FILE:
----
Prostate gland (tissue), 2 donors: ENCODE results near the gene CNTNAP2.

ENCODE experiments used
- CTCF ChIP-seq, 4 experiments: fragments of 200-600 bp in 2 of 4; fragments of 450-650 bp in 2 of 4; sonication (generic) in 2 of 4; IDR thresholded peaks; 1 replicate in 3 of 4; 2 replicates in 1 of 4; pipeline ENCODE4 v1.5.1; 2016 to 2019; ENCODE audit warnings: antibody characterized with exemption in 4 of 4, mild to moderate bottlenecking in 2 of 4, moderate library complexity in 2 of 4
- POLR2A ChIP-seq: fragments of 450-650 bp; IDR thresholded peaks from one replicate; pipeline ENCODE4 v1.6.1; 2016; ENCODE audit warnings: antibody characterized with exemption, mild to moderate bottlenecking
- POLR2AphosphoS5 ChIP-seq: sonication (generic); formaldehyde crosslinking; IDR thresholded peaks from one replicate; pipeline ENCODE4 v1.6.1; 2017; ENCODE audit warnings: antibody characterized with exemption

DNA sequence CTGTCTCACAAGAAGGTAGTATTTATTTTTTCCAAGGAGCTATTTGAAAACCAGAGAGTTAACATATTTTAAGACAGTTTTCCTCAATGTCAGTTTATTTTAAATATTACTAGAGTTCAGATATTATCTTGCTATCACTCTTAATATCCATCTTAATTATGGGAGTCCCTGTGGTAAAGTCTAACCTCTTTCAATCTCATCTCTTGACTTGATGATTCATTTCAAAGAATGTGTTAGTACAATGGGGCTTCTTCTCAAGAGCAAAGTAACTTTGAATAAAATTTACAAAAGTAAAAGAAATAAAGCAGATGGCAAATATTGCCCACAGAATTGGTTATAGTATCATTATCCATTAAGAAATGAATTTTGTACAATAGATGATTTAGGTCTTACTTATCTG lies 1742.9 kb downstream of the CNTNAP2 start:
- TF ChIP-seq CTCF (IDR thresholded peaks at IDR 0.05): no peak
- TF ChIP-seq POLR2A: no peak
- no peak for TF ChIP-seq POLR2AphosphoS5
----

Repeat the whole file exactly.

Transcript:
Prostate gland (tissue), 2 donors: ENCODE results near the gene CNTNAP2.

ENCODE experiments used
- CTCF ChIP-seq, 4 experiments: fragments of 200-600 bp in 2 of 4; fragments of 450-650 bp in 2 of 4; sonication (generic) in 2 of 4; IDR thresholded peaks; 1 replicate in 3 of 4; 2 replicates in 1 of 4; pipeline ENCODE4 v1.5.1; 2016 to 2019; ENCODE audit warnings: antibody characterized with exemption in 4 of 4, mild to moderate bottlenecking in 2 of 4, moderate library complexity in 2 of 4
- POLR2A ChIP-seq: fragments of 450-650 bp; IDR thresholded peaks from one replicate; pipeline ENCODE4 v1.6.1; 2016; ENCODE audit warnings: antibody characterized with exemption, mild to moderate bottlenecking
- POLR2AphosphoS5 ChIP-seq: sonication (generic); formaldehyde crosslinking; IDR thresholded peaks from one replicate; pipeline ENCODE4 v1.6.1; 2017; ENCODE audit warnings: antibody characterized with exemption

DNA sequence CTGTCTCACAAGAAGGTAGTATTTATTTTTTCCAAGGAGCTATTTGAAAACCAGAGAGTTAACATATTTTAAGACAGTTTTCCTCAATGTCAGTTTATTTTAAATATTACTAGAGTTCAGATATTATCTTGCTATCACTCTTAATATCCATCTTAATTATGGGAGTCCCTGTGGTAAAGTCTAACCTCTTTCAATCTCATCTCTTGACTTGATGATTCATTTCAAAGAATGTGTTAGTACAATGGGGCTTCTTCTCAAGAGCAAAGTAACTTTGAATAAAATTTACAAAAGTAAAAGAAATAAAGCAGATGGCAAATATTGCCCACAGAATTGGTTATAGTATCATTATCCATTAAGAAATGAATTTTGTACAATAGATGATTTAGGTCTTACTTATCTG lies 1742.9 kb downstream of the CNTNAP2 start:
- TF ChIP-seq CTCF (IDR thresholded peaks at IDR 0.05): no peak
- TF ChIP-seq POLR2A: no peak
- no peak for TF ChIP-seq POLR2AphosphoS5